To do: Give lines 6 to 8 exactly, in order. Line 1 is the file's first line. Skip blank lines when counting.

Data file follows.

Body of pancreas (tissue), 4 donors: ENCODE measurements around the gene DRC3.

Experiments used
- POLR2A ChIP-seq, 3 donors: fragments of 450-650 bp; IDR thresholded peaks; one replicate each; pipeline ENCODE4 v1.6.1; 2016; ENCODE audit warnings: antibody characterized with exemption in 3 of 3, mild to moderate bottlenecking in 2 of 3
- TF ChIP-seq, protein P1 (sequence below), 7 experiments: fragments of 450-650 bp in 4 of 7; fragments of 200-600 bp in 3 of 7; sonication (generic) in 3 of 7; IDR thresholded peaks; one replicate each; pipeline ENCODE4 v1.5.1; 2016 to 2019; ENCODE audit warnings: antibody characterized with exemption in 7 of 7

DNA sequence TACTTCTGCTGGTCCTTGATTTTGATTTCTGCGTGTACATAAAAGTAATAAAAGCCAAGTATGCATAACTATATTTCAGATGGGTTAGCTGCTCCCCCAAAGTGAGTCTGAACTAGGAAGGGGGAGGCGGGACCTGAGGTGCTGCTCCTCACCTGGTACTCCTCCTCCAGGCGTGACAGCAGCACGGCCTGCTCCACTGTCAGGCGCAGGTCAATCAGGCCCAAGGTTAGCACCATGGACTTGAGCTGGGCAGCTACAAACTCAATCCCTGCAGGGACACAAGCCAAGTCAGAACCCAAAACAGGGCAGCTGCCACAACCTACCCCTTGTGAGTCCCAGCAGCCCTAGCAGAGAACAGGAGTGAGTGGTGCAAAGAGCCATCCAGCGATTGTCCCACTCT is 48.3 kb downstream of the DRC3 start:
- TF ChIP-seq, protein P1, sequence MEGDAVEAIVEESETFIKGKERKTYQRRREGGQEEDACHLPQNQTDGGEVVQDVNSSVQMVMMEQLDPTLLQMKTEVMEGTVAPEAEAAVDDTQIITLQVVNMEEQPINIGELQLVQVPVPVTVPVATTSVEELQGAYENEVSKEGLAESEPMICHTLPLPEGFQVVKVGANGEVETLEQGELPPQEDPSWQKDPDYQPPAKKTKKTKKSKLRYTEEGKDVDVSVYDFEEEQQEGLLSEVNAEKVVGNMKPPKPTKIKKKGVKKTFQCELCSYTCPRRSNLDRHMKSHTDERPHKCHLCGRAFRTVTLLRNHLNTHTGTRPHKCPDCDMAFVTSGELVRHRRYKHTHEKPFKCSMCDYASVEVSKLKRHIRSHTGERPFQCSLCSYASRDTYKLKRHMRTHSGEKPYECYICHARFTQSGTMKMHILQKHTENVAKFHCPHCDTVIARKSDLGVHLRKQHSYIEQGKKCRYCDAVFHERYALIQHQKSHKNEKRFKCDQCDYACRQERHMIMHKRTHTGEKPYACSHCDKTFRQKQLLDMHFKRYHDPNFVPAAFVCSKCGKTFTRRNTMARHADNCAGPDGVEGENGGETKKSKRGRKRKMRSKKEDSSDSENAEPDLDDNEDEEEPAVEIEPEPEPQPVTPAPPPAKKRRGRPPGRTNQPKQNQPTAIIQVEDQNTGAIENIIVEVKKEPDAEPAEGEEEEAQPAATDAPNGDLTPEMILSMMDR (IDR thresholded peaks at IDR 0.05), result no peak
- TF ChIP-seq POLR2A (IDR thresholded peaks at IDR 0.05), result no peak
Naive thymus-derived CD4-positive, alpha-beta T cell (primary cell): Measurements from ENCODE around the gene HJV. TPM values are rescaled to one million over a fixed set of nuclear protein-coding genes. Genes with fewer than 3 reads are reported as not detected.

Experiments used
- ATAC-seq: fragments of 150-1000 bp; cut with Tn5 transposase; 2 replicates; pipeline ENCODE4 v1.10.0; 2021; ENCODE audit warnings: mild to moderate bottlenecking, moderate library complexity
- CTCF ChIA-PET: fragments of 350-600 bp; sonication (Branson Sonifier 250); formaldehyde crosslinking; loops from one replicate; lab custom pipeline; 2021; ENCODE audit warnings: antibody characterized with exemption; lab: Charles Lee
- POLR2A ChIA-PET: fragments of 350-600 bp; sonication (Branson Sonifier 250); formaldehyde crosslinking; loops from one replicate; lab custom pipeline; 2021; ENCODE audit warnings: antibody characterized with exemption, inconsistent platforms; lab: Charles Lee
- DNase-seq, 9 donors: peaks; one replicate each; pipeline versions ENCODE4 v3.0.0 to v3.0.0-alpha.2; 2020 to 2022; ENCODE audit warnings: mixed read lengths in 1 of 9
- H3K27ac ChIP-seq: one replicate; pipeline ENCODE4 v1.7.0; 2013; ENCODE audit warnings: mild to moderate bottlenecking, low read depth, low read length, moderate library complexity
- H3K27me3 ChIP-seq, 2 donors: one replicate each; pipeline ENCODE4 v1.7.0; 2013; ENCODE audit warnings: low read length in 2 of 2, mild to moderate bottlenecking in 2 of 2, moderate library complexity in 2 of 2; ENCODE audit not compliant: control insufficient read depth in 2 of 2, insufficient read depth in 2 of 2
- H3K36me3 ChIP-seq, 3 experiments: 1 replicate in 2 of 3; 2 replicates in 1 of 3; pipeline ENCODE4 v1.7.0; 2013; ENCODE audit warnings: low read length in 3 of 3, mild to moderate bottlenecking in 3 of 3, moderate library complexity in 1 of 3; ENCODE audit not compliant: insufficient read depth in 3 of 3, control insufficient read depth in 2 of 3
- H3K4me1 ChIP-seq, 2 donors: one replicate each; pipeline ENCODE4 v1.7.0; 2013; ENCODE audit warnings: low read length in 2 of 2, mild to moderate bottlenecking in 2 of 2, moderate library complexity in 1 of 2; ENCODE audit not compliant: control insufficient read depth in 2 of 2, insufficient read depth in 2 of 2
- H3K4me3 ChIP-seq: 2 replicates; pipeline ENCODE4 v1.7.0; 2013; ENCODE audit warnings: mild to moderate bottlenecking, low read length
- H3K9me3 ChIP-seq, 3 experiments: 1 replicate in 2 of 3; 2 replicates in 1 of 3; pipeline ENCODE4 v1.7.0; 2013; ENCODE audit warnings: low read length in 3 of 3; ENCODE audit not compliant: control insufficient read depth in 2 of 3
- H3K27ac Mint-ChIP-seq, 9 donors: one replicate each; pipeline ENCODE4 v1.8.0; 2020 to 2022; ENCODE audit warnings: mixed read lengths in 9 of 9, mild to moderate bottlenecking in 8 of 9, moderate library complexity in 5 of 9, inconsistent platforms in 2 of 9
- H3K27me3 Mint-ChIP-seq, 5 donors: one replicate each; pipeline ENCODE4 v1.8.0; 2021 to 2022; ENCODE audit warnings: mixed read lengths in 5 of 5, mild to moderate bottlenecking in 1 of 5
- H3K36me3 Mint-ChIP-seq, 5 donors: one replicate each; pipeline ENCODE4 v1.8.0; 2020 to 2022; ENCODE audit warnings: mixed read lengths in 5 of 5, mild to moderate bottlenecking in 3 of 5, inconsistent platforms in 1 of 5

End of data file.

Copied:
- TF ChIP-seq, protein P1, sequence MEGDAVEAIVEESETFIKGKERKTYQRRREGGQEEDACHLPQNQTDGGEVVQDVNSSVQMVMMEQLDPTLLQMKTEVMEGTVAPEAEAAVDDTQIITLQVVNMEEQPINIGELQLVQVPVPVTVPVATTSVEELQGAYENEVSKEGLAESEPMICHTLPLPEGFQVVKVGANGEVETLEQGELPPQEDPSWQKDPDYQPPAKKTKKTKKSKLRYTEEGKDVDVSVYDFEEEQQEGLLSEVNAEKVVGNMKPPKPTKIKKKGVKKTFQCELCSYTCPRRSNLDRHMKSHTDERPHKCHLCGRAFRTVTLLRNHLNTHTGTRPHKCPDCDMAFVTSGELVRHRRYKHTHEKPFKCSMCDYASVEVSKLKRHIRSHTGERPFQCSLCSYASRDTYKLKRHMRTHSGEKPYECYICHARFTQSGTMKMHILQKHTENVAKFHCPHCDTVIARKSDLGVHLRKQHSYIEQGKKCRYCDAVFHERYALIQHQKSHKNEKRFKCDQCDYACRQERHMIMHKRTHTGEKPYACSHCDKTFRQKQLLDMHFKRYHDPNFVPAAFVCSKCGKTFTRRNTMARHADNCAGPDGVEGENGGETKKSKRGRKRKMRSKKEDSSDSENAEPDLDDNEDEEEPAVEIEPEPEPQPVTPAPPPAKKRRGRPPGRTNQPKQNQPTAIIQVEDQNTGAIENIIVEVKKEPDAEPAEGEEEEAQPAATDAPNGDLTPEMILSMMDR (IDR thresholded peaks at IDR 0.05), result no peak
- TF ChIP-seq POLR2A (IDR thresholded peaks at IDR 0.05), result no peak
Naive thymus-derived CD4-positive, alpha-beta T cell (primary cell): Measurements from ENCODE around the gene HJV. TPM values are rescaled to one million over a fixed set of nuclear protein-coding genes. Genes with fewer than 3 reads are reported as not detected.